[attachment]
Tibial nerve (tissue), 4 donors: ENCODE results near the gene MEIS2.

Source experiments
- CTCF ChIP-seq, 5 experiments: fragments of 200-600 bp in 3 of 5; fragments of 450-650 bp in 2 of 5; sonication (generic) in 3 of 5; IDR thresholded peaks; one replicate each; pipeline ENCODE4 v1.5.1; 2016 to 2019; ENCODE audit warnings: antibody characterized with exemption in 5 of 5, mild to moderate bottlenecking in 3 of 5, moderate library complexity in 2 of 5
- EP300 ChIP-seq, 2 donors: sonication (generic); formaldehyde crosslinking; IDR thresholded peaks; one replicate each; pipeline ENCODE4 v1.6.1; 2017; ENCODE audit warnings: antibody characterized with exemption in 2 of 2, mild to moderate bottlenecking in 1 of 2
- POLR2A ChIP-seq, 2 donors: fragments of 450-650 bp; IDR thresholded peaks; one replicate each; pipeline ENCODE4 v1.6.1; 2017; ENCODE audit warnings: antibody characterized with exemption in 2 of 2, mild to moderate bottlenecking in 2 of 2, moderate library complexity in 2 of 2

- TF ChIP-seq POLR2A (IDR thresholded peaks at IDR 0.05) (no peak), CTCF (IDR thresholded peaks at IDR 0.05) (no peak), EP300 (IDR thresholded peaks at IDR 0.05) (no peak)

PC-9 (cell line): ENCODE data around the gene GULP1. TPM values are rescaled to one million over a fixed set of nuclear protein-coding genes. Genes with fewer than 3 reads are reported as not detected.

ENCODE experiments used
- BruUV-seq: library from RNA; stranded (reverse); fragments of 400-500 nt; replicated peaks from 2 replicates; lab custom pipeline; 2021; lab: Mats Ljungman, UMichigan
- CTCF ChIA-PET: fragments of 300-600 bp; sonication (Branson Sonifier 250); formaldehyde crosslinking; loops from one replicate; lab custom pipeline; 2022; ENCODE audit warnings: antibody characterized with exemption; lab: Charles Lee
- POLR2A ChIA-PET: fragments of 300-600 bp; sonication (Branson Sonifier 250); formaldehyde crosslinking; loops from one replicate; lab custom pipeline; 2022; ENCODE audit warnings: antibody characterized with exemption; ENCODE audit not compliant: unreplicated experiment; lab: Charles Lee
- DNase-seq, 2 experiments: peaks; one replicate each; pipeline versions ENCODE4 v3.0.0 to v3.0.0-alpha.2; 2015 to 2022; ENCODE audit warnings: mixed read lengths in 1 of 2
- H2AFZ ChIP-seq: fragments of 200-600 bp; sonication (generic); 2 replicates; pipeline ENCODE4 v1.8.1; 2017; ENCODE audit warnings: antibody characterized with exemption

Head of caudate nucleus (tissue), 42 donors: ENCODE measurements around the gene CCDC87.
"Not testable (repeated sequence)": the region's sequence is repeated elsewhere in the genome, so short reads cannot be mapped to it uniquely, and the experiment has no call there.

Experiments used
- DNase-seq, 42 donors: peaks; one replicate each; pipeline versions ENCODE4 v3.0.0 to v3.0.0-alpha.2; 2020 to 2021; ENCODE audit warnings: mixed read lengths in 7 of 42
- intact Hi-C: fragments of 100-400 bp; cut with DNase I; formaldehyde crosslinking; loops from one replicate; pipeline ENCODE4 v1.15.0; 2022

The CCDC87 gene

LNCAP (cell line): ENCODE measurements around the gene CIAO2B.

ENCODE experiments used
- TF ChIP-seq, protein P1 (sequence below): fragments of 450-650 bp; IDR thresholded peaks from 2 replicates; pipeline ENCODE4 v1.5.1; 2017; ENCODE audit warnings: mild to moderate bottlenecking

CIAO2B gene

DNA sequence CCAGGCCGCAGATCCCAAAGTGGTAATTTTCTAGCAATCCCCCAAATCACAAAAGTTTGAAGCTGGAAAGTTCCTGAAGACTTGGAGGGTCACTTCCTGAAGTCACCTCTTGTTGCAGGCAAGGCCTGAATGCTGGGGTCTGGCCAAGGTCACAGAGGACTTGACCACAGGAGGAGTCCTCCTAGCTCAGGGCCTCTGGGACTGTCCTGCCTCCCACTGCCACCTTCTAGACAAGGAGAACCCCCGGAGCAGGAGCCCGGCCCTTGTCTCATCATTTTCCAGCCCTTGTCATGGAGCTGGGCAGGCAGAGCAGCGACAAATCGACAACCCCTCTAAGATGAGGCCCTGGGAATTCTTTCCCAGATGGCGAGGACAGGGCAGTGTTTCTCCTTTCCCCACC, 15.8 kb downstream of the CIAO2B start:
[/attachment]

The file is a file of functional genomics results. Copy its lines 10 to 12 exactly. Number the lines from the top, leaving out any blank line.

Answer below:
- CTCF ChIA-PET: fragments of 300-600 bp; sonication (Branson Sonifier 250); formaldehyde crosslinking; loops from one replicate; lab custom pipeline; 2022; ENCODE audit warnings: antibody characterized with exemption; lab: Charles Lee
- POLR2A ChIA-PET: fragments of 300-600 bp; sonication (Branson Sonifier 250); formaldehyde crosslinking; loops from one replicate; lab custom pipeline; 2022; ENCODE audit warnings: antibody characterized with exemption; ENCODE audit not compliant: unreplicated experiment; lab: Charles Lee
- DNase-seq, 2 experiments: peaks; one replicate each; pipeline versions ENCODE4 v3.0.0 to v3.0.0-alpha.2; 2015 to 2022; ENCODE audit warnings: mixed read lengths in 1 of 2